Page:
Key Features:
  • India follows a federal structure with a three-tier system consisting of the central government, state governments, and local bodies.
  • The Constitution delineates taxing powers through the Seventh Schedule, defining subjects for taxation at the central and state levels.
  • Vertical fiscal imbalance: The central government often has a more significant revenue share, leading to an uneven distribution of resources.
  • Horizontal fiscal imbalance: Economic disparities among states create challenges in resource allocation.
Reforms and Solutions:
  • The introduction of Goods and Services Tax (GST) aimed to streamline and harmonize indirect taxes across states.
  • Finance Commission recommendations play a crucial role in addressing fiscal disparities among states.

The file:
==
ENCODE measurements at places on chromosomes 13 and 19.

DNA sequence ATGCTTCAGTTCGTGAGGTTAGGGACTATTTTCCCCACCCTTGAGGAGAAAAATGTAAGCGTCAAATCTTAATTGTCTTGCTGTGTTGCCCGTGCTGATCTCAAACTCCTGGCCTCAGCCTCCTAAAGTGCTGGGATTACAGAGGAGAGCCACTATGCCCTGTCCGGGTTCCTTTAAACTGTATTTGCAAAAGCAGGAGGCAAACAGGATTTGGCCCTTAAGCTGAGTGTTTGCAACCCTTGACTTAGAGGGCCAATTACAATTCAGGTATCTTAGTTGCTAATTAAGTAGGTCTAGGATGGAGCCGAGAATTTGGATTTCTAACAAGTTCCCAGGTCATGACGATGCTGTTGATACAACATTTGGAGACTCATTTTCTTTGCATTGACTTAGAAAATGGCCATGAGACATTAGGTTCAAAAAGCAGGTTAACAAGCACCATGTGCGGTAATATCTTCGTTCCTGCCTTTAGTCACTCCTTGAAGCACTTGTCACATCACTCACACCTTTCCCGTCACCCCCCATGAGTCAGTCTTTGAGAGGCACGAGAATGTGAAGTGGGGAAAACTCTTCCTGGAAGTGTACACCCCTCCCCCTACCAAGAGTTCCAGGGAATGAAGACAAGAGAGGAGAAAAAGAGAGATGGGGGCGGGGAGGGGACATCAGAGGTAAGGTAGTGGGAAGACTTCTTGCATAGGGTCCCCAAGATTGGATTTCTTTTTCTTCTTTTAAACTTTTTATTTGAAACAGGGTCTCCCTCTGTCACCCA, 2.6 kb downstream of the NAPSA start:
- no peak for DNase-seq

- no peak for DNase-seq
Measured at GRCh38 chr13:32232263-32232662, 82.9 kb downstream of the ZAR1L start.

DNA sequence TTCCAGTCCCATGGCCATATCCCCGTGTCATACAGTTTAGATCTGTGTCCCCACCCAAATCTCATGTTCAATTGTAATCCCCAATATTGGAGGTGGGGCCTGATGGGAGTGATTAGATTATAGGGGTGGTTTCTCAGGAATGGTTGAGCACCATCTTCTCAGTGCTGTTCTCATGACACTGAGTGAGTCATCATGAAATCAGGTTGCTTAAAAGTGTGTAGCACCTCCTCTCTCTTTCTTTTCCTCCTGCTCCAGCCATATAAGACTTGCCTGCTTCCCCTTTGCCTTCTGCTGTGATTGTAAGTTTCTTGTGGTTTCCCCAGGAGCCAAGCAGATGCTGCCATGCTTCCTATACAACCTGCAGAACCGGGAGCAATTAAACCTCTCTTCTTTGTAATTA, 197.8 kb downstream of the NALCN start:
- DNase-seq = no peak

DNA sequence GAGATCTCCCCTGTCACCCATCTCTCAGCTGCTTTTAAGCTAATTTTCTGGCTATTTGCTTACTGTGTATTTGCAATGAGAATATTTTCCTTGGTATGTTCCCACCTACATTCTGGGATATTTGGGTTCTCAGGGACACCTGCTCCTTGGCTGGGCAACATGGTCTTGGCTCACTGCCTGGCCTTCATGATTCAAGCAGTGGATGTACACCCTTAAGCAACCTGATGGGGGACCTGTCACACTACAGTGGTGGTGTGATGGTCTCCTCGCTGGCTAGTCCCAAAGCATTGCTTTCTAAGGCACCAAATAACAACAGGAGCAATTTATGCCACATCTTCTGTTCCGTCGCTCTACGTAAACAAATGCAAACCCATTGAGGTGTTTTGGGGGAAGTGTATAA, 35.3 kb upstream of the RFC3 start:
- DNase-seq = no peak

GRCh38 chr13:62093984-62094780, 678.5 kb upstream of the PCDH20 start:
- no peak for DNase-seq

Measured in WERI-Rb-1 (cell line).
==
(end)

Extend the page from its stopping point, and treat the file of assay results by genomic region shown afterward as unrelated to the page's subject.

Recent Developments:
  • The 15th Finance Commission’s recommendations emphasize the need for a balanced approach to address fiscal challenges.
  • Achieving fiscal federalism in India requires ongoing dialogue and collaborative efforts between the center and states to ensure equitable development.
PYQ: How have the recommendations of the 14th Finance Commission of India enabled the States to improve their fiscal position? (150 words/10m) (UPSC CSE (M) GS-2 2021)
Practice Question:  Discuss the implications of the Union government’s deviation from Finance Commission recommendations on fiscal federalism and cooperative federalism in India. (150 words/10 m)